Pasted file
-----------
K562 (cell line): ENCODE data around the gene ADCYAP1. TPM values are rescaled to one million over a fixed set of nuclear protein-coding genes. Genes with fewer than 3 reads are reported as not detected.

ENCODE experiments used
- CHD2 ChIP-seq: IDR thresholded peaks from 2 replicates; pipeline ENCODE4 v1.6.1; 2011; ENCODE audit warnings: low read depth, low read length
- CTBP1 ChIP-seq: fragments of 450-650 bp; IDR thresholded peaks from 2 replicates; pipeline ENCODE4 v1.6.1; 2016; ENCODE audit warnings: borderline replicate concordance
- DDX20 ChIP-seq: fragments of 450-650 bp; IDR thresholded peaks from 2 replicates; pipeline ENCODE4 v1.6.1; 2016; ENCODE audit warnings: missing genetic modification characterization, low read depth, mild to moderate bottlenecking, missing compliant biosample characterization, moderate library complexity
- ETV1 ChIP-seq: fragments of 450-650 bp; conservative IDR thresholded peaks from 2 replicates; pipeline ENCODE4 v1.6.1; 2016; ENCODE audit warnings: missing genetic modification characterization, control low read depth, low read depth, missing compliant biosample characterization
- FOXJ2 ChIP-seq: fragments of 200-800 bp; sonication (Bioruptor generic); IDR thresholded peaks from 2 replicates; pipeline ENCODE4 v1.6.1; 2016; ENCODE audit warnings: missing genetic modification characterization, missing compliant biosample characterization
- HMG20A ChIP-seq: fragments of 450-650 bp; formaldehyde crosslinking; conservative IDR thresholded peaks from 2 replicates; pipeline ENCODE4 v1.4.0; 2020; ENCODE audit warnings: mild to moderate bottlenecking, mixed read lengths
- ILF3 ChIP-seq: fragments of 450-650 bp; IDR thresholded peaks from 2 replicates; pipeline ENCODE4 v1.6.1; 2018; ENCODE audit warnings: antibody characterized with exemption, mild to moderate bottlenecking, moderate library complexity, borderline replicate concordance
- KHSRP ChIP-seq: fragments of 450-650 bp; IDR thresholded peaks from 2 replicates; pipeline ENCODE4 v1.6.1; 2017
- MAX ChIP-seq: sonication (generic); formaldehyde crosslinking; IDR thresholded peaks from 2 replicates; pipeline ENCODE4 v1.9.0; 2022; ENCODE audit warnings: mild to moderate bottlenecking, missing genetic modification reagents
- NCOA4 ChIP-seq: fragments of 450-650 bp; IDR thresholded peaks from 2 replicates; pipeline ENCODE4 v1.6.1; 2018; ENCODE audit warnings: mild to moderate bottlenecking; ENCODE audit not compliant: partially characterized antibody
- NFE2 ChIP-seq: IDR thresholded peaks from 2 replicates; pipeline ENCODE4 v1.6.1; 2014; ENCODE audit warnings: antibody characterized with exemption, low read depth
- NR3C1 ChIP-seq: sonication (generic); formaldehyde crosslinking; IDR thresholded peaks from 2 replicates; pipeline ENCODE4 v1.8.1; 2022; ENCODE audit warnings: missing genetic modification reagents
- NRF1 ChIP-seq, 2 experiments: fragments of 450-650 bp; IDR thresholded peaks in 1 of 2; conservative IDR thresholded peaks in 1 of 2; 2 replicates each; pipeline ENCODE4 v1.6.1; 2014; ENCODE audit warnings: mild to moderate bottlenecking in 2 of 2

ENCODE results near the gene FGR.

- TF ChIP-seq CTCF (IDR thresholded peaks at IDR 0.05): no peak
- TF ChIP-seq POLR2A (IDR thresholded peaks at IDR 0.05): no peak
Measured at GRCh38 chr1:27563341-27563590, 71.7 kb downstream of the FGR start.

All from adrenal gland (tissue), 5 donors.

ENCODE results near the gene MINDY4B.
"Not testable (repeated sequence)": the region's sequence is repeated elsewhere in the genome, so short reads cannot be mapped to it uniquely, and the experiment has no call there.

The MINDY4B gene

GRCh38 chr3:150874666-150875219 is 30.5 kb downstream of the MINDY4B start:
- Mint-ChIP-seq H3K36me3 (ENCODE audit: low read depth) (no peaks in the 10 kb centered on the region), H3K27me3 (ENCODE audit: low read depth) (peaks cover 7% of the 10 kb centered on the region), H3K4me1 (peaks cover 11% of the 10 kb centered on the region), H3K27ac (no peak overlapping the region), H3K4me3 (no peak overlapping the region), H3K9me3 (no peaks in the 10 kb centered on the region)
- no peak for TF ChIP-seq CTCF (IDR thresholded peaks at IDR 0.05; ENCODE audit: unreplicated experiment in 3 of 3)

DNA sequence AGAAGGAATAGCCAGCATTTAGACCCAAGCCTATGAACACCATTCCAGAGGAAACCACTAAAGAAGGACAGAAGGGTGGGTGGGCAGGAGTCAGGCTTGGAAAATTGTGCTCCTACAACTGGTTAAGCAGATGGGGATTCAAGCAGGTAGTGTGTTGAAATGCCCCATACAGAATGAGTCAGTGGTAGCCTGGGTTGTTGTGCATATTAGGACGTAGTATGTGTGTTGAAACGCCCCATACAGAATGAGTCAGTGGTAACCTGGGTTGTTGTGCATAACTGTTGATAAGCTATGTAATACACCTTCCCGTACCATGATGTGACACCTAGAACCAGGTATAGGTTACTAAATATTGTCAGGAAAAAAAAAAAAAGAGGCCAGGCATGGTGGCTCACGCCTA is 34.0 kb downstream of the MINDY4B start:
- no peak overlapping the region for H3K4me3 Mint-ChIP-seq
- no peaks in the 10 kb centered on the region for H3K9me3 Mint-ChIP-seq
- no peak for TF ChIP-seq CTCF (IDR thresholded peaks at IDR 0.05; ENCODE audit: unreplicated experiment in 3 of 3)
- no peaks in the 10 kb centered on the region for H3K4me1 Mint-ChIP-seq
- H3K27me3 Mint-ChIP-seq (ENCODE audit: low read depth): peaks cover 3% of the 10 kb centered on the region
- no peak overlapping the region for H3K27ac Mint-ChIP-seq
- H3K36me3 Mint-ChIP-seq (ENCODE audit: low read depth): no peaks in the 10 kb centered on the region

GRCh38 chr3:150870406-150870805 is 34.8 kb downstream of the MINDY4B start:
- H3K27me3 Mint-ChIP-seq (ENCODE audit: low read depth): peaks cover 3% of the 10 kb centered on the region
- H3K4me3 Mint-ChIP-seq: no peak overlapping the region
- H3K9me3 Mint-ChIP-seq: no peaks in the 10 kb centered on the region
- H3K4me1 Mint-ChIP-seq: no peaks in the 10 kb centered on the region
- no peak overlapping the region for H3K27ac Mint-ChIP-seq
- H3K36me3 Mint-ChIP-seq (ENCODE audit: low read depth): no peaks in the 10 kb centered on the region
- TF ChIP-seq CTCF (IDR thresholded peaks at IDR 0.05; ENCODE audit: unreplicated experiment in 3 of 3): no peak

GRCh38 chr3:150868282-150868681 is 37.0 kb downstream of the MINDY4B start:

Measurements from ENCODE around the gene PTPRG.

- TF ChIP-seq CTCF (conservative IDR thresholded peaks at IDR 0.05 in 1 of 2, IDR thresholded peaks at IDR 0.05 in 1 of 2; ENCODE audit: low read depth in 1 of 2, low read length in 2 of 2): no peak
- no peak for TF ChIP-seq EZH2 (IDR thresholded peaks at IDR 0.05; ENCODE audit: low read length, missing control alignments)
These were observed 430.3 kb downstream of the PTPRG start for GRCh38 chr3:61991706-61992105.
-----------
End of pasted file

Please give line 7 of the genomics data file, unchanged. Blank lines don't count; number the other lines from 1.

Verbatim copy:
- FOXJ2 ChIP-seq: fragments of 200-800 bp; sonication (Bioruptor generic); IDR thresholded peaks from 2 replicates; pipeline ENCODE4 v1.6.1; 2016; ENCODE audit warnings: missing genetic modification characterization, missing compliant biosample characterization